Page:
Taking over the full-time tight end gig is sophomore Harley Scioneaux, a spot starter who caught four passes for 16 yards, but he made the plays count with three touchdowns. At 6-5 and 257 pounds he’s a tall, talented target who’ll work his way to get open. 6-3, 242-pound senior Kevin Steed is a nice receiving prospect with six catches for 14 yards and three scores, working well around the goal line.

Watch Out For … De’Vonte Haggerty, the 6-0, 178-pound freshman who’ll be given every shot to play right away. Very fast and very quick, he’s a sprinter who makes big things happen with the ball in his hands in the open field.
Strength: Veteran pass catchers. Losing Leonard stinks, but with Hamm, Maye, Harper and Ceaser back, almost all the other key parts return to form a nice base that should blow up with Kolton Browning going into his senior year.
Weakness: A true No. 1. One should emerge from the pack, but Leonard was a special producer last season. Hamm is more of a deep threat who thrived off the attention paid to Leonard, while Maye and Harper will need to do more to pick up the slack.
Outlook: This could be the team’s biggest strength. The tight ends need to be used more in the middle of the field and not just around the goal line, but they’re reliable veterans who can work their way open. There’s a chance this could be the Sun Belt’s best receiving corps if a go-to guy emerges.
Unit Rating: 6.5

Offensive Line

The line wasn’t anything special last season, but that could all change with all the experience returning starting with center Josh Allen, a Second-Team All-Sun Belt anchor who beefed up in a big, big way going from around 270 pounds as a sophomore to 315 pounds on his 6-3 frame. A good technician, he batters his man and is decent on the move.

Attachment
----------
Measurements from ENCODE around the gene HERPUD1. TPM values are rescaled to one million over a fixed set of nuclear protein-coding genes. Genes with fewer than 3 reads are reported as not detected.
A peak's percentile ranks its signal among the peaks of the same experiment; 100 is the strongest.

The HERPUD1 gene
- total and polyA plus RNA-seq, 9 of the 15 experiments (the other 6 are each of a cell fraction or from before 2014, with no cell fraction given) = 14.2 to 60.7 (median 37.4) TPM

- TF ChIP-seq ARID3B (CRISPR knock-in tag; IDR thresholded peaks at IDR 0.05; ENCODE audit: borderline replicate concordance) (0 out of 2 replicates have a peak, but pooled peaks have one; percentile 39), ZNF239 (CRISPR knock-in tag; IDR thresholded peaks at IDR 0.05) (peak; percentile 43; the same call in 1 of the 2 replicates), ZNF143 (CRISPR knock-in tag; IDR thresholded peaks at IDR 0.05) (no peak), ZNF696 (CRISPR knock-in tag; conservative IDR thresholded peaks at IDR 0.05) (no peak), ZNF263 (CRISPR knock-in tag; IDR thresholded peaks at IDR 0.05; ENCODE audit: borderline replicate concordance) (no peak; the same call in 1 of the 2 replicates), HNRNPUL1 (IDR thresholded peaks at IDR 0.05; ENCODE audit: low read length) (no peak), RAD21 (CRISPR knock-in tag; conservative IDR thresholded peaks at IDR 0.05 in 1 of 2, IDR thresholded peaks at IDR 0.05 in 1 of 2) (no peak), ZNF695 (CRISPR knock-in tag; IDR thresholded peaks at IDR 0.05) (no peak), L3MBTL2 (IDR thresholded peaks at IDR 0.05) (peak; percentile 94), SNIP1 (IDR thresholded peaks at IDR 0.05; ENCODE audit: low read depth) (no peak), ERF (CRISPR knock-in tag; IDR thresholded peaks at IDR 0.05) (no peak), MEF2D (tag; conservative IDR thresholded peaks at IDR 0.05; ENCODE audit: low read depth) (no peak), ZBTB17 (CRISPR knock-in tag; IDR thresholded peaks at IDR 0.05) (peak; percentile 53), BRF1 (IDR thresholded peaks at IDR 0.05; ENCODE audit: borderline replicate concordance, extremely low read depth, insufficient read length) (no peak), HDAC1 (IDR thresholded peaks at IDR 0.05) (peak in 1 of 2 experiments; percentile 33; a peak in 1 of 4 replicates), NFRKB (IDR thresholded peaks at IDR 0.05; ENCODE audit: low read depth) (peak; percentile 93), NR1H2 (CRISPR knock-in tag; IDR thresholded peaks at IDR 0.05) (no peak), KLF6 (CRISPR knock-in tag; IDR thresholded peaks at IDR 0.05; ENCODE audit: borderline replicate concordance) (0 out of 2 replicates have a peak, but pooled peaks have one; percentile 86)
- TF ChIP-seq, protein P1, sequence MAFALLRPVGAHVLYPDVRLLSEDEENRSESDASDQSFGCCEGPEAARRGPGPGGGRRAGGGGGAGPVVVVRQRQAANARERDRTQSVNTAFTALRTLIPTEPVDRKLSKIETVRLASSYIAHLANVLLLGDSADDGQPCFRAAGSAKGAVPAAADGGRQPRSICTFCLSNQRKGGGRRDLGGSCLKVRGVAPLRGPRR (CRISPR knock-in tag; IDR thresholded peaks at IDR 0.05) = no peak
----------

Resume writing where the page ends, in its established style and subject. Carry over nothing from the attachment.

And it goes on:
6-5, 316-pound junior Joseph Treadwell, a 25-game starter who has found his home at left tackle, isn’t a top pass protector, but he’s tough to get around and has just enough athleticism to get by. With his time logged in, he should be even stronger and better on one side, while 6-2, 315-pound junior Demiere Burkett is back on the right side after starting every game. Built more like a guard than a tackle, he gets good leverage and can be moved inside if needed.

Senior Jon Fisher got the call in every game at left guard and settled in. Versatile, he did a little of everything across the offensive front in a backup role two years ago, but the 6-3, 306-pounder should be one of the keys to the running game in his final year. He works well with Allen in the interior. The big problem is finding a replacement for all-star right guard Jonathan Gill, but 6-2, 293-pound junior Ben Risenhoover will give it a try. A decent part of the rotation last season, he’s not huge, but he saw time in every game and got a start at right guard in 2011. While he’s not a blaster, he moves well.

Junior Jeremy Burton spent last season as a backup left tackle, but now he’ll battle with Risenhoover for the right guard job. At 6-2 and 310 pounds he brings more size to the position. Also looking to see time in the inside is sophomore Colby Mitchell, the heir apparent to Allen at center. He’s short and squatty at 6-1 and 283 pounds, but he’ll be dependable when it’s his turn.

Watch Out For … Brandon Bridgers. He’s not the best of the new offensive line prospects, but he worked his way into the backup job at left tackle behind Treadwell. The 6-4, 290-pounder has ready-made size with room to get bigger. Strong and smart, he could be a diamond in the team’s recruiting rough.
Strength: Experience. Four starters are back after a solid season. Allen is the only returning all-star, but that should quickly change.
Weakness: Run blocking. This isn’t exactly a finesse line – it’s full of decent size and strength – but it’s not going to power over anyone. It struggled to do anything in the regular season finale against FIU and did little to nothing in key games against Louisiana-Lafayette and Arkansas State.
Outlook: Consistency will be the key. The Warhawks get four good starters back, but they have to be better at giving the mobile Kolton Browning time and they need to start powering the ball a bit more. Allen will earn All-Sun Belt honors again, and Treadwell and Burkett should be on the radar for one of the league’s better lines.
Unit Rating: 5.5

- 2013 ULM Preview | 2013 ULM Offense
- 2013 ULM Defense | 2013 ULM Depth Chart